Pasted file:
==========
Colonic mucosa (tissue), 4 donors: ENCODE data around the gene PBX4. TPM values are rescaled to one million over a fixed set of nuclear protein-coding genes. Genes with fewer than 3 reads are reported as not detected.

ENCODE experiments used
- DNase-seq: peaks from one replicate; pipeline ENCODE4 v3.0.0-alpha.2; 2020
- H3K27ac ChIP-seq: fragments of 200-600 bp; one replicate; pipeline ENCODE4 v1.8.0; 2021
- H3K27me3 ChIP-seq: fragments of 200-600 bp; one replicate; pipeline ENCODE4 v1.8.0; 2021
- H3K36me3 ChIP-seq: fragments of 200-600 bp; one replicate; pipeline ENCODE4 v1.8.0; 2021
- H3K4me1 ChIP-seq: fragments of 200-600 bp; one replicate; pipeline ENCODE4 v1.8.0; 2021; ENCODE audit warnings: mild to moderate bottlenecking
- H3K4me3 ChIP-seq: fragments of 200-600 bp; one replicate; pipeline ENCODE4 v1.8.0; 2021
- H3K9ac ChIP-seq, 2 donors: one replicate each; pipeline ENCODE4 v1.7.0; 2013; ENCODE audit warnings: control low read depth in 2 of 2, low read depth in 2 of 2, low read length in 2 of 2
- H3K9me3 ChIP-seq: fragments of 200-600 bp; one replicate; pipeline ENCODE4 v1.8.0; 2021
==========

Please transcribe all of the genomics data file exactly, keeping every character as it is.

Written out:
Colonic mucosa (tissue), 4 donors: ENCODE data around the gene PBX4. TPM values are rescaled to one million over a fixed set of nuclear protein-coding genes. Genes with fewer than 3 reads are reported as not detected.

ENCODE experiments used
- DNase-seq: peaks from one replicate; pipeline ENCODE4 v3.0.0-alpha.2; 2020
- H3K27ac ChIP-seq: fragments of 200-600 bp; one replicate; pipeline ENCODE4 v1.8.0; 2021
- H3K27me3 ChIP-seq: fragments of 200-600 bp; one replicate; pipeline ENCODE4 v1.8.0; 2021
- H3K36me3 ChIP-seq: fragments of 200-600 bp; one replicate; pipeline ENCODE4 v1.8.0; 2021
- H3K4me1 ChIP-seq: fragments of 200-600 bp; one replicate; pipeline ENCODE4 v1.8.0; 2021; ENCODE audit warnings: mild to moderate bottlenecking
- H3K4me3 ChIP-seq: fragments of 200-600 bp; one replicate; pipeline ENCODE4 v1.8.0; 2021
- H3K9ac ChIP-seq, 2 donors: one replicate each; pipeline ENCODE4 v1.7.0; 2013; ENCODE audit warnings: control low read depth in 2 of 2, low read depth in 2 of 2, low read length in 2 of 2
- H3K9me3 ChIP-seq: fragments of 200-600 bp; one replicate; pipeline ENCODE4 v1.8.0; 2021